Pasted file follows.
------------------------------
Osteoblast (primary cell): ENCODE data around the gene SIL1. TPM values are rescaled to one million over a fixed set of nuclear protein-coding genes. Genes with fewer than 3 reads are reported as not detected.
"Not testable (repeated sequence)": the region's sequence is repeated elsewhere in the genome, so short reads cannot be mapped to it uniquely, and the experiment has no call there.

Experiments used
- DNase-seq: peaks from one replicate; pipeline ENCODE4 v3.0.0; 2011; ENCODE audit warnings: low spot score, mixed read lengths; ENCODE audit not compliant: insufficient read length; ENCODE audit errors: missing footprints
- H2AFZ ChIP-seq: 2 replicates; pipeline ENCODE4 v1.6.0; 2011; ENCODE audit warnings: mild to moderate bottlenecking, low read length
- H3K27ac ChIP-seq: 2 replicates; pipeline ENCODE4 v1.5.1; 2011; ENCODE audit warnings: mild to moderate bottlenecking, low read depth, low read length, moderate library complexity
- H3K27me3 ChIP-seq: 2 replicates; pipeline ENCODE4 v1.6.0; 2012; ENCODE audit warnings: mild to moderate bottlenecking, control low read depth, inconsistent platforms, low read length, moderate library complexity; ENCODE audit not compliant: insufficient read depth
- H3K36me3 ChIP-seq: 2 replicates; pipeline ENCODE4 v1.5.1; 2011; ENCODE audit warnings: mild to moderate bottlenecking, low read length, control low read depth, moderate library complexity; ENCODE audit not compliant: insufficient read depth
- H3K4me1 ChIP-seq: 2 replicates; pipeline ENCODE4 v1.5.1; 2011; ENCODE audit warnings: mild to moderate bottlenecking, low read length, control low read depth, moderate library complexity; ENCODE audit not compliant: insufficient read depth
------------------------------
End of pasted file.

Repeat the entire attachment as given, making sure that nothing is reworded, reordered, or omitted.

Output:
Osteoblast (primary cell): ENCODE data around the gene SIL1. TPM values are rescaled to one million over a fixed set of nuclear protein-coding genes. Genes with fewer than 3 reads are reported as not detected.
"Not testable (repeated sequence)": the region's sequence is repeated elsewhere in the genome, so short reads cannot be mapped to it uniquely, and the experiment has no call there.

Experiments used
- DNase-seq: peaks from one replicate; pipeline ENCODE4 v3.0.0; 2011; ENCODE audit warnings: low spot score, mixed read lengths; ENCODE audit not compliant: insufficient read length; ENCODE audit errors: missing footprints
- H2AFZ ChIP-seq: 2 replicates; pipeline ENCODE4 v1.6.0; 2011; ENCODE audit warnings: mild to moderate bottlenecking, low read length
- H3K27ac ChIP-seq: 2 replicates; pipeline ENCODE4 v1.5.1; 2011; ENCODE audit warnings: mild to moderate bottlenecking, low read depth, low read length, moderate library complexity
- H3K27me3 ChIP-seq: 2 replicates; pipeline ENCODE4 v1.6.0; 2012; ENCODE audit warnings: mild to moderate bottlenecking, control low read depth, inconsistent platforms, low read length, moderate library complexity; ENCODE audit not compliant: insufficient read depth
- H3K36me3 ChIP-seq: 2 replicates; pipeline ENCODE4 v1.5.1; 2011; ENCODE audit warnings: mild to moderate bottlenecking, low read length, control low read depth, moderate library complexity; ENCODE audit not compliant: insufficient read depth
- H3K4me1 ChIP-seq: 2 replicates; pipeline ENCODE4 v1.5.1; 2011; ENCODE audit warnings: mild to moderate bottlenecking, low read length, control low read depth, moderate library complexity; ENCODE audit not compliant: insufficient read depth